Why striving for a paperless factory is bad for your company

By Pascal Pollet – QRM Institute

Industry 4.0 and digitization are the modern buzzwords in the industry. The confidence in the power of digital technologies is now so great that observers call it an industrial revolution. As a result, many companies strive for a paperless factory, because paper has become a relic of the past. But what exactly is wrong with paper and how can working paperless contribute to a real industrial revolution?

Paper as information carrier

Digitization has various aspects. One aspect is replacing the medium, the information carrier. In the music industry the digitization of the classic carriers (vinyl, cassette) has led to a real revolution. The production factories of these classic carriers disappeared almost completely and new players and business models now dominate the music industry.

For manufacturing companies in other industries, replacing paper as an information carrier is far less revolutionary. After all, the information carrier is not an essential part of the actual product, as it is in the music industry. Paper is at most an ‘auxiliary material’ that supports the flow of information, just as lubricating oil makes machines run smoothly.

Impact of digitization

The true added value of digitization on the shop floor lies not in the replacement of the information carrier and the reduction of the paper consumption, but in making the right information at the right place in real time available. This has far-reaching consequences.

Production operators are no longer dependent on the information monopoly of the traditional supervisor, when they can consult themselves up-to-date information on their own screens. This implies that a part of the daily operational decisions can be delegated to the employees in the workplace. As a result, employees become more autonomous, their motivation increases, and teams can become more self-managing. As a result, the role of the supervisor undergoes a metamorphosis. He is no longer the hero of the shop floor who keeps the material and information flow going. This loss of control is sometimes difficult for supervisors to accept. Managers must deal with this and coach their supervisors to take on a different role.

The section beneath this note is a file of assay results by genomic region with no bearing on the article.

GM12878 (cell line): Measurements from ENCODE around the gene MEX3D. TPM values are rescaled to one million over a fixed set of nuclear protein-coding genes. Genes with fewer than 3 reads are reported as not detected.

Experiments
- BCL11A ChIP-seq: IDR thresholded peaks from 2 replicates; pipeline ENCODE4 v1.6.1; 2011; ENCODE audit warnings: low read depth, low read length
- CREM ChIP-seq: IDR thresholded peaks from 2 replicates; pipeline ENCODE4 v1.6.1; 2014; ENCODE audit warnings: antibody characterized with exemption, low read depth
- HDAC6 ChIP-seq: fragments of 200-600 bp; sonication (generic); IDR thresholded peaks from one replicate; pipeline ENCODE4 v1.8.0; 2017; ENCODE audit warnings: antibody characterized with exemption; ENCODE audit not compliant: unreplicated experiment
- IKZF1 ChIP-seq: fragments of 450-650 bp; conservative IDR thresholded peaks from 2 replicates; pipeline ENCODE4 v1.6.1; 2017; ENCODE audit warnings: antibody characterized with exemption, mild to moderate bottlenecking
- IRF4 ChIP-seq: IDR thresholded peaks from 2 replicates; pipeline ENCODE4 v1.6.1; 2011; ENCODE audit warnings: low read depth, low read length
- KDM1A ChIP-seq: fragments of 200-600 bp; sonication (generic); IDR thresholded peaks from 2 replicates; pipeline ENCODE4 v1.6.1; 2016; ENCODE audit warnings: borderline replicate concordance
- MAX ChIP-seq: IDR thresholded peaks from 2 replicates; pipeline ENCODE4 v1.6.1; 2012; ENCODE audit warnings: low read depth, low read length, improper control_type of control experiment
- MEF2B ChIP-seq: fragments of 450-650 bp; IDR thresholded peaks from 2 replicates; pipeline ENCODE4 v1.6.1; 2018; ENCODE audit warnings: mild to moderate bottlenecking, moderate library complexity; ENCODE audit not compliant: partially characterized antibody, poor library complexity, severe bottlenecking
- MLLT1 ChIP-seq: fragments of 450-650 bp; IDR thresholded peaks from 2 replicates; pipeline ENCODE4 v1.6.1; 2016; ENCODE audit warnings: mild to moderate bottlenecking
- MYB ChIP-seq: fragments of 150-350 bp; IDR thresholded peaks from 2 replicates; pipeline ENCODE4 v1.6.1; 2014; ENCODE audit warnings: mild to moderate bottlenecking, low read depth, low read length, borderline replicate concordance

A second consequence of the digitization is the shortening of the lead times. Employees will have to wait less for information and can get started faster. The shortening of lead times itself leads to numerous advantages. Not only is it easier to deliver on time to the customer. Shorter lead times also result in fewer intermediate stock (WIP), which often leads to efficiency gains on the work floor. Less material on the work floor leads to less searching, less space and therefore shorter walking distances. Last but not least, through the digitization of the information flow, the information processing itself can also be automated which can eliminate unnecessary queues between steps.

Paperless is not an end in itself

Digitization contributes to the creation of a high-performing factory with short lead times within which motivated employees can implement improvements with a large autonomy. Paperless work is only a means to achieve this goal, and it should therefore not be elevated to an end in itself. Those who call the paperless factory or digitization the ultimate goal, will get stuck with bad decisions. People will then tend to digitize things just to digitize without serving a tangible economic goal. Paper certainly still has its place in production. For example, visual management boards with paper post-its often work better in practice than their digital version. Paper receipts and labels often remain a good means of identification in production.

A long-term vision

Successful companies have a long term vision that surpasses current fads and directs their decision making. An excellent example is Quick Response Manufacturing (QRM). Quick Response Manufacturing is a growth strategy that focuses on the company-wide shortening of lead times in order to build a competitive advantage.

Working steadily on lead time reduction has turned out for many companies to be a powerful approach that can unite the whole company behind a common goal. In order to realize short lead times, several steps are needed: adjusting the organizational structure, simplifying the business processes, cross-training employees and sometimes the use of digital tools. However, please bear in mind that the use of digital tools is not seen as an end in itself, but only a means to achieve shorter lead times.

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